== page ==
adjusting the location of the block based upon the comparison of the location of the interaction regions of the block to the interaction regions of the other block and the audio-visual data represented by the block and the other block.
3. A method as recited in claim 2, wherein the block represents audio data, video data audio-video data or a transition.
4. A method as recited in claim 2, wherein the interaction regions include a top interaction region, a bottom interaction region, a left interaction region, and a right interaction region, such that the adjustment of the location of the block is based in part on the overlap of the interaction regions of the block and the interaction regions of the other block.
5. A method as recited in claim 4, wherein the step of adjusting includes:
repelling the block from the other block if the a first interaction region of the block overlaps a second interaction region of the other block.
6. A method as recited in claim 4, wherein the step of adjusting includes:
attracting the block to the other block if the a first interaction region of the block overlaps a second interaction region of the other block.
7. A method as recited in claim 6, wherein the block is attracted to the other block if the representation of the block and the other block and the first and second interaction regions are one of a group of combinations consisting of:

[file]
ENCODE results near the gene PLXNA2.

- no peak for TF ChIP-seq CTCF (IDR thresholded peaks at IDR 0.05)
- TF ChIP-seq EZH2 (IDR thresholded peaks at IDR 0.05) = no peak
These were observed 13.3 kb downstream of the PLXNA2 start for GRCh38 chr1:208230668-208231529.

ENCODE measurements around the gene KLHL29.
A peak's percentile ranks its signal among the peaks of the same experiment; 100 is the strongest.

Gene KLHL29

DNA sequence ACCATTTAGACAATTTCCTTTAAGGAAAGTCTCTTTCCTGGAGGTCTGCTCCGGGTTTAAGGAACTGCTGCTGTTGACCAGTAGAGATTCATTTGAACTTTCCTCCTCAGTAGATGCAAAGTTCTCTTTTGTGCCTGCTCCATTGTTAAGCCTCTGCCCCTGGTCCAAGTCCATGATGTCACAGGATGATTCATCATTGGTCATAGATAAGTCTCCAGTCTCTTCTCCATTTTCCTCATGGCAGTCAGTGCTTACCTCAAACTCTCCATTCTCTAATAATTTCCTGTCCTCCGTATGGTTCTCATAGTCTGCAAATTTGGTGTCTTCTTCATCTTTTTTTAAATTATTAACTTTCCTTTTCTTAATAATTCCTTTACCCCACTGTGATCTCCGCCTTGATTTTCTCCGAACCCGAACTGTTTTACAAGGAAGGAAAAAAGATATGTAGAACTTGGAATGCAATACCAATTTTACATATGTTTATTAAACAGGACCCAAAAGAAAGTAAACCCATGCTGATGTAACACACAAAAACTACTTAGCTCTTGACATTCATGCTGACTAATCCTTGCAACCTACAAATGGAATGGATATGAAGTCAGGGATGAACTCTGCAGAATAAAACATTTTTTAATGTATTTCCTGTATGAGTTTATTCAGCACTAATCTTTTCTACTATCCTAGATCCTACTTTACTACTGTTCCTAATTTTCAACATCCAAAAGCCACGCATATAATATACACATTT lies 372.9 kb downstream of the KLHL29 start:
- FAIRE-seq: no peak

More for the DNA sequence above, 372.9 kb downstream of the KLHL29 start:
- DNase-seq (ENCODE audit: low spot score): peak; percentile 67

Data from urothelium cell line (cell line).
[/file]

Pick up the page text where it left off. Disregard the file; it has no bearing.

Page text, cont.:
the block represents a video data and the other block represents a video data, and the first interaction region is the left interaction region of the block and the second interaction region is the right interaction region of the other block;
the block represents a video data and the other block represents an audio data, and the first interaction region is the left interaction region of the block and the second interaction region is the right interaction region of the other block;
the block represents a video data and the other block represents an audio data, and the first interaction region is the top interaction region of the block and the second interaction region is the bottom region of the other block; and
the block represents a transition and the other block represents a video data, and the first interaction block is the left or the right interaction region of the block and the second interaction region is the left or the right interaction region of the other block.
8. A method as recited in claim 7, wherein the step of adjusting includes:
repelling the block from the other block if the first interaction region overlaps with the second interaction region but the overlap does not cause the block to be attracted to the other block.
9. A method as recited in claim 8, further comprising:
displaying a playback strip having interaction regions, the block being attracted to the playback strip if the interaction regions of the block overlap the interaction regions of the playback strip.
10. A method as recited in claim 8, further comprising:
displaying an overlay frame, the block being attracted to the overlay frame if the block represents video data.
11. An audio-video editing system implemented on a computer system having a display, the audio-video editing system comprising:
a user interface that is displayed on the display, the user interface including,
a first block that represents a first data that is displayed in the user interface, and